“In gathering the weeds you would uproot the wheat along with them. Let both of them grow together until the harvest.” Matthew 13: 24-30
I love the parables of Jesus because the small stories he told are so inviting to interpretation. As one writer has said, “Parables behave more like dreams or poems, delivering their meaning in images that talk more to our hearts than to our heads.” By using familiar situations and references, Jesus could get his message across without saying it directly. As a result, parables have the uncanny power to speak across the great distance of time and place and understanding. And though we are far from the simple agrarian society Jesus lived in, we still know about weeds.
When I first came to Kenilworth Union five years ago, I was charmed by the name of one of our ministries, “Weekly Weeders.” This group of members helps to keep our grounds looking as beautiful as they do. Their work begins in the spring. A “Weekly Weeder” shows up with gloves and some small implements to prepare the garden to the side of the sanctuary. Soon daffodils and other spring plants emerge from the soil, adding a welcome show of color to the once dormant space. Then in the summer season, the perennials blossom… pretty splashes of purple from the Russian sage and cat mint plants, golden day lilies, white and purple daisies, bright yellow yarro and heliopsis flowers. The garden has a gentle, natural appearance and appeal. But the fact is, it is not entirely natural. Because a “Weekly Weeder” shows up regularly to keep out unwanted weeds. These are people who know which plants belong and which do not. I am not one of those. I am what you could call: horticulturally challenged.
But then here comes this parable called Weeds Among the Wheat. And as it unfolds you realize that while it reads as though it is about weeds and wheat, it really is not about horticulture.
Jesus says, “Let me tell you a little something about the Kingdom. A man sows good seed in his field (which we later learn is wheat). But when everybody is asleep, an enemy comes and sows weeds in the field. Meaning the wheat and the weeds will become all mixed together as they grow. So the servants or field hands, the folks who sweat everyday tending the field ask the owner, “Did you not sow good seeds in this field?” The owner says, “Yes.” leading the field hands to say, “Well then how do you explain these weeds?” To which the answer given is, “An enemy has done this.”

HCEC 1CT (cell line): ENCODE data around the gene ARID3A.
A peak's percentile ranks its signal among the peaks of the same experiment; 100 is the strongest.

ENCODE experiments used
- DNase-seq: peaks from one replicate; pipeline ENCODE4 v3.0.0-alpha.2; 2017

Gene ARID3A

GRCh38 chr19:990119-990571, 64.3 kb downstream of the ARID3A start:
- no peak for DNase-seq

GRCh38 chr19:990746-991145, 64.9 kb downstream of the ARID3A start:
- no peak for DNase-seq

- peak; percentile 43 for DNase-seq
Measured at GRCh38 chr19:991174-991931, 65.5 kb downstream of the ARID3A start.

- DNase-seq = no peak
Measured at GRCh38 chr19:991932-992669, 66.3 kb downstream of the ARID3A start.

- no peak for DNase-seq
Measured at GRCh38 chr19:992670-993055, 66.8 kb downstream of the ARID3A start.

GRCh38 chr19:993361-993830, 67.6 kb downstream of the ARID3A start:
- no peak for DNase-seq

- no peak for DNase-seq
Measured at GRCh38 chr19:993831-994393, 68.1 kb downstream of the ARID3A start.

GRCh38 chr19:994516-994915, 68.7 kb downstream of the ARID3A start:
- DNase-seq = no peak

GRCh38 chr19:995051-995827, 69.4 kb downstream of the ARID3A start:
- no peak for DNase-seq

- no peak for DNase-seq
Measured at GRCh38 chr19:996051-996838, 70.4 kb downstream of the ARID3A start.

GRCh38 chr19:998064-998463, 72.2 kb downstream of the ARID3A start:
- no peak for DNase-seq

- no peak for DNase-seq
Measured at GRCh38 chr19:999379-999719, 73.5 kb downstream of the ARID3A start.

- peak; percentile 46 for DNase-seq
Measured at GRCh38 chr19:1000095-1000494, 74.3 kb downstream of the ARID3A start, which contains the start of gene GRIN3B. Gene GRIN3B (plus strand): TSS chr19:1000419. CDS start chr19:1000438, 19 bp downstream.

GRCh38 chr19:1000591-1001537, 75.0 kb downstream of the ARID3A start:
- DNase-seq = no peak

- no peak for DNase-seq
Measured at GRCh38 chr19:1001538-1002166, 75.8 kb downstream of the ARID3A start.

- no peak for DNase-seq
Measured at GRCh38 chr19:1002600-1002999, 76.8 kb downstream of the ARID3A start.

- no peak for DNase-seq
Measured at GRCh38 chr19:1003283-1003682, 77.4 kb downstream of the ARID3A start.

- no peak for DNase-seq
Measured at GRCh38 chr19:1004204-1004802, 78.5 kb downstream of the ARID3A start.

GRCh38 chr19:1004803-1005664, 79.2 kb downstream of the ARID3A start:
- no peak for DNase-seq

Now we shouldn’t get sidetracked here. Jesus does not tell this story to get us to focus on the enemy. Jesus doesn’t name the enemy. Matthew doesn’t name the enemy. None of us knows who the enemy is – or who the enemies are. We don’t know if the enemy is some shadowy, mysterious figure; or if the enemy is the neighbor next door or some foreigner from a far away place. The only thing we know is that the weeds cannot be traced back to the owner of the field.
“Do you want us to go out in field and take care of the weeds?” the field hands ask the owner. Should they? I would have answered: “Yes, by all means. Get rid of them. But be careful about it. If it doesn’t belong, pull it up, cut it down, hit it with a shot of Round Up. Whatever it takes. We can’t have those weeds messing things up…choking things out…threatening to take over the good plants.”
That’s what we do with weeds, isn’t it? It is the most natural response in the world. Only it is not always easy to tell which are weeds and which are not. In this little story Jesus told, the weeds in the wheat field are darnel – tares if your Bible is the King James Version – or the genus lolium if you really know your weeds. Darnel’s chief characteristic is that it is almost indistinguishable from wheat. Given this possibility for confusion, once you start weeding things out, how do you know where to stop? Which must have been on the owner’s mind when he told his field workers, “Leave the weeds alone. Let ‘em grow. As problems go, that’s one less for you to worry about. Just let things be. Because once you start, you could end up doing more harm than good. So don’t start. Put away the weed whacker and leave the Round Up on the shelf.”